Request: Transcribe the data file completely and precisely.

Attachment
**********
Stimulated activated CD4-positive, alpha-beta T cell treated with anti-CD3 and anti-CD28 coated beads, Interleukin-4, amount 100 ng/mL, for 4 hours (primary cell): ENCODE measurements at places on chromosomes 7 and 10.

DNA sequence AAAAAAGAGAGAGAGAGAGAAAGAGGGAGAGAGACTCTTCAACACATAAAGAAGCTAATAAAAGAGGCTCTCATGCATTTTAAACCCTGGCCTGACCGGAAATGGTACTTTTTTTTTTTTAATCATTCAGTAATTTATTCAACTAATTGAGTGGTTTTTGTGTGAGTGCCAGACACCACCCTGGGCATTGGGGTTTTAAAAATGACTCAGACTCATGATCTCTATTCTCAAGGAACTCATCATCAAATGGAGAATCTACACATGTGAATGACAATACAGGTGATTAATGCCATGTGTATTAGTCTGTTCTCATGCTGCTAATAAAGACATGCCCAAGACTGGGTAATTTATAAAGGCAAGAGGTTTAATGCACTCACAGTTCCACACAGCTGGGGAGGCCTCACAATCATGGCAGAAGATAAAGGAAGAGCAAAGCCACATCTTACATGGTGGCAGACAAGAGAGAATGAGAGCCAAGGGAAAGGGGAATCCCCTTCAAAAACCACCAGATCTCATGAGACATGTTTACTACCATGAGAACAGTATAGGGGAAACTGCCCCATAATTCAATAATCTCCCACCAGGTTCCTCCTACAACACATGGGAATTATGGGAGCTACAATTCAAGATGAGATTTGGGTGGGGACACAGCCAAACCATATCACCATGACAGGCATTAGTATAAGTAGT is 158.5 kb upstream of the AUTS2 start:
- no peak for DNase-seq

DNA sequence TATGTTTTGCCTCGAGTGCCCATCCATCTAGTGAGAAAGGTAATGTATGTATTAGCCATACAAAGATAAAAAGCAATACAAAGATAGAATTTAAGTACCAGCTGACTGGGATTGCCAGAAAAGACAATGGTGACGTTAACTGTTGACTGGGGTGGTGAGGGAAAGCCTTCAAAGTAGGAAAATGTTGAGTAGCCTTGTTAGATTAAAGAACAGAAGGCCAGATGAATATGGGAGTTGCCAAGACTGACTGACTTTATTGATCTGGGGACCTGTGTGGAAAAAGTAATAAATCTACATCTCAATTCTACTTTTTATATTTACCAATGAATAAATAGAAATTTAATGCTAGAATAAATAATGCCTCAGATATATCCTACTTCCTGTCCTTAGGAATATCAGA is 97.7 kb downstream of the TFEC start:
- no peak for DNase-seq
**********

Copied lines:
Stimulated activated CD4-positive, alpha-beta T cell treated with anti-CD3 and anti-CD28 coated beads, Interleukin-4, amount 100 ng/mL, for 4 hours (primary cell): ENCODE measurements at places on chromosomes 7 and 10.

DNA sequence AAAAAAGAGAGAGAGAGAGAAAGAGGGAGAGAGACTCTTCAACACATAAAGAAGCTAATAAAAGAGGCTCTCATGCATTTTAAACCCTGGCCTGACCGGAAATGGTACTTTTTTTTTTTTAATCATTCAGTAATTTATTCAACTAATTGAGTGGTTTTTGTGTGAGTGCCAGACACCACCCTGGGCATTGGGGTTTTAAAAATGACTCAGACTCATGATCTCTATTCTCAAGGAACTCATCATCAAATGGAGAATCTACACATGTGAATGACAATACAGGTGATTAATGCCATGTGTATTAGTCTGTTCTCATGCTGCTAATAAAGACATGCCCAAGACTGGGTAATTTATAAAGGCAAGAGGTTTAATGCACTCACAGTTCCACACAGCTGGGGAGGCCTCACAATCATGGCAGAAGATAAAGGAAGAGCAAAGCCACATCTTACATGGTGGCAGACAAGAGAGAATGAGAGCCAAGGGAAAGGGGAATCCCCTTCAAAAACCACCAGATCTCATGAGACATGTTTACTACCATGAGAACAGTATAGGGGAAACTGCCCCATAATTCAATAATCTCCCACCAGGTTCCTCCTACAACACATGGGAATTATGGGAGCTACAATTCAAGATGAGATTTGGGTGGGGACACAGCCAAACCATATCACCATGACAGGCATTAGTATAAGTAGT is 158.5 kb upstream of the AUTS2 start:
- no peak for DNase-seq

DNA sequence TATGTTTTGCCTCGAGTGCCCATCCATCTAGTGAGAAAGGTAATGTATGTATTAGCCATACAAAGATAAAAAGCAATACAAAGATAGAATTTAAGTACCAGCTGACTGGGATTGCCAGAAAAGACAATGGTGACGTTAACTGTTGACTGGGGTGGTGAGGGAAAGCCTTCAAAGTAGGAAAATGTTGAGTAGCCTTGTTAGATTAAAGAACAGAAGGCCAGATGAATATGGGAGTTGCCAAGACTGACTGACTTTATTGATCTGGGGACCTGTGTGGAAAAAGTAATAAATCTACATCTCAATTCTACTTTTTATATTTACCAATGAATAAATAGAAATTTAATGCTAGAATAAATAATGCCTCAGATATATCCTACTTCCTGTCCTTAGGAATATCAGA is 97.7 kb downstream of the TFEC start:
- no peak for DNase-seq